Famed internet-analyst-turned-venture-capitalist Mary Meeker is leaving Kleiner Perkins and taking much of her investing team with her, marking a major split between the storied venture firm’s early and growth-stage investing teams.
The reasons for the split range from differences on what deals to pursue to operational details, according to Recode. Kleiner Perkins itself portrayed the split as a way to refocus the firm. “We believe two independent funds, each with a team focused on what they do best, makes for a greater whole to maximize value for the portfolio and LPs,” Ted Schlein, one of the general partners at Kleiner Perkins, told the Wall Street Journal (paywall).
Meeker is one of the few household names in the venture industry. She earned the moniker “Queen of the Internet” (paywall) for her incisive analysis and bullish take on internet startups during the last decade detailed in her annual internet trends report. Her departure may not be good news for Kleiner Perkins as it struggles to get back to its early-stage investing roots.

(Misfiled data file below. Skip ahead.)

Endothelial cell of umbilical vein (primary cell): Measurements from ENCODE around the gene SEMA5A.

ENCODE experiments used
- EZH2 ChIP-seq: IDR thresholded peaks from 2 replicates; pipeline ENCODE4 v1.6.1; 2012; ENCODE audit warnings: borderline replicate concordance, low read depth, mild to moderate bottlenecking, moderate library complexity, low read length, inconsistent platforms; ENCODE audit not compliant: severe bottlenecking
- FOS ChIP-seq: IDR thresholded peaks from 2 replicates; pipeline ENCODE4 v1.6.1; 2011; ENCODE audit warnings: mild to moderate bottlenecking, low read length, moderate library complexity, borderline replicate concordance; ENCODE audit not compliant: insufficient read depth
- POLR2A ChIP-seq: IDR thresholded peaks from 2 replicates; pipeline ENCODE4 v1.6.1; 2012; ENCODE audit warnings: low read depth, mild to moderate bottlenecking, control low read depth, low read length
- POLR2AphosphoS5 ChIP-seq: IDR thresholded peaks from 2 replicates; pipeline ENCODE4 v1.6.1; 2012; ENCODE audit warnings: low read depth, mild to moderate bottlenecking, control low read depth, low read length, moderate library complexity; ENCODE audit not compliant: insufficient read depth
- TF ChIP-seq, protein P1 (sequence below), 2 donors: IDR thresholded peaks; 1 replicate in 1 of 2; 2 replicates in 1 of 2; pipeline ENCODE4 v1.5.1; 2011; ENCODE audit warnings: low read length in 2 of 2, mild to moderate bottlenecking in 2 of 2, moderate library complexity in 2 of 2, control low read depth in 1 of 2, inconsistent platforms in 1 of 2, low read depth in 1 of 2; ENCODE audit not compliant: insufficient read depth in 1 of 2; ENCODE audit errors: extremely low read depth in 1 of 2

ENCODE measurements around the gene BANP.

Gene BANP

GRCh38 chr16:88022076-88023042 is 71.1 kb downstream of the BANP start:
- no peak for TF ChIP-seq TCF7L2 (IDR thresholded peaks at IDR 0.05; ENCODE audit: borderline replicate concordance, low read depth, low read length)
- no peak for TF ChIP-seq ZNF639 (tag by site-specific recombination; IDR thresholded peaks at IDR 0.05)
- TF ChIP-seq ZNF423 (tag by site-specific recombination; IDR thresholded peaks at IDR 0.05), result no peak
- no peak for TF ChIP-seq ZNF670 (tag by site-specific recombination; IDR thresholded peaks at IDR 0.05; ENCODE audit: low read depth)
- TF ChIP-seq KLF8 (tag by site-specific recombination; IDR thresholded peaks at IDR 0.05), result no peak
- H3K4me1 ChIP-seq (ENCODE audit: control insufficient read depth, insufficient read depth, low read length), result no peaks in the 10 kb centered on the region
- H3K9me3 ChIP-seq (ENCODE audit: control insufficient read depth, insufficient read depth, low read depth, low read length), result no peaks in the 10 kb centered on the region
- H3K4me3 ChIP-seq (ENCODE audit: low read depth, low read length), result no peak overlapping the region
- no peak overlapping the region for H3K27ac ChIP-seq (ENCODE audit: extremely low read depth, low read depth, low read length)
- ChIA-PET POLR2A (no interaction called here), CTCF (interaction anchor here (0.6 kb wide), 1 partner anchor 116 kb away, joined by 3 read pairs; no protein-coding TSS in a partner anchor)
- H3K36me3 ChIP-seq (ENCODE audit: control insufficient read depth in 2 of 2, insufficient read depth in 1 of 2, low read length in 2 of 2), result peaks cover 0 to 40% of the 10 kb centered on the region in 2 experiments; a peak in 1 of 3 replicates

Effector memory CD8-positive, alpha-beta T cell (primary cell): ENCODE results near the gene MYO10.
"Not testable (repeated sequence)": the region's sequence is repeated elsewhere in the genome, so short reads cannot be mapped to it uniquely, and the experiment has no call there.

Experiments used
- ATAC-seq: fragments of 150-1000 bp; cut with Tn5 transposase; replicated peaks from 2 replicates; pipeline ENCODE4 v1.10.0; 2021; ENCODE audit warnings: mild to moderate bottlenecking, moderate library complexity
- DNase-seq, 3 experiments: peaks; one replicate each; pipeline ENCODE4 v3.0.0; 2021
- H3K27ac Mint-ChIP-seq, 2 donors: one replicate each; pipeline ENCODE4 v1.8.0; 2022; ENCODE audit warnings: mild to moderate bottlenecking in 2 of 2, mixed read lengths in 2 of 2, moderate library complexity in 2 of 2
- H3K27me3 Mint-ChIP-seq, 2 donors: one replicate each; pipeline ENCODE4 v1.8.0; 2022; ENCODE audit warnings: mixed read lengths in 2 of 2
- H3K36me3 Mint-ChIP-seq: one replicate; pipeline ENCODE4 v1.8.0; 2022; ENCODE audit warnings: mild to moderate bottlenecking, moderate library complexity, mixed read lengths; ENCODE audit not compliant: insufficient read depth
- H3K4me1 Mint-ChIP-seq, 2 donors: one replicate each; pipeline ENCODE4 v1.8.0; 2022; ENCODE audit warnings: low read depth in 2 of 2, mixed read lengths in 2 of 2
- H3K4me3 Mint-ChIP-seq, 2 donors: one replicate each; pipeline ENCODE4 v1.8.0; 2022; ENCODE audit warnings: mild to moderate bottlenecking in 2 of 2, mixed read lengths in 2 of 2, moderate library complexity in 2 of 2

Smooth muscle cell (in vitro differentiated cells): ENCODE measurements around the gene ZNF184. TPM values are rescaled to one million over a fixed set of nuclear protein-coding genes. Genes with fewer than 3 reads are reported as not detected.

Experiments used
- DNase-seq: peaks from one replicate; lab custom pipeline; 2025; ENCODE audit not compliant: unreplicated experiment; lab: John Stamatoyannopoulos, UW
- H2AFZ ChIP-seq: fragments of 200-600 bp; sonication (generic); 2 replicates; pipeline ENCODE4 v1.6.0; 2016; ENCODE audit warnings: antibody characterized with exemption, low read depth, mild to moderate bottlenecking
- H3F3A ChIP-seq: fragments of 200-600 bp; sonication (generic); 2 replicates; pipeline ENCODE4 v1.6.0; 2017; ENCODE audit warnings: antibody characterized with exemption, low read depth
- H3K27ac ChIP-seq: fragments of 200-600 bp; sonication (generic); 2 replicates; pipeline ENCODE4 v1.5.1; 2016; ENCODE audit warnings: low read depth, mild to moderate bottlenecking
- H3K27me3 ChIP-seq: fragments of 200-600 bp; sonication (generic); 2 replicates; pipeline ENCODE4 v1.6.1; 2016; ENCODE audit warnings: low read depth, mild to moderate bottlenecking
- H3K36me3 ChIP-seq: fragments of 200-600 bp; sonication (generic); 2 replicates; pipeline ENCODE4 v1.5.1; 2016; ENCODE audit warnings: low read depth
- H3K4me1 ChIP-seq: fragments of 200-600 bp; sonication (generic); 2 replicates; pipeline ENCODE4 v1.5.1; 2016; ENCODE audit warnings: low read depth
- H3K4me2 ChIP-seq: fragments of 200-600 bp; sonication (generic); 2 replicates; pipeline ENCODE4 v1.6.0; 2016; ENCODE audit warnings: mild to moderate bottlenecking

Kleiner Perkins was once at the top of the venture capital game in Silicon Valley. It invested in Netscape, Google, and Amazon on their way up. But after the dot-com crash in 2000, the firm’s subsequent bets on clean-tech companies didn’t pay off, and then it missed opportunities to back social media startups.
Meeker’s presence has been a bright spot after high-profile investor John Doerr stepped aside in 2016, and her status as one of the valley’s few senior women was a stabilizing force after a gender discrimination case by Ellen Pao rocked the firm. At a time when almost every major venture firm is adding women to its investor ranks, Kleiner Perkins, between Meeker’s departure and the unrelated exit of Beth Seidenberg, is losing the last of its female general partners.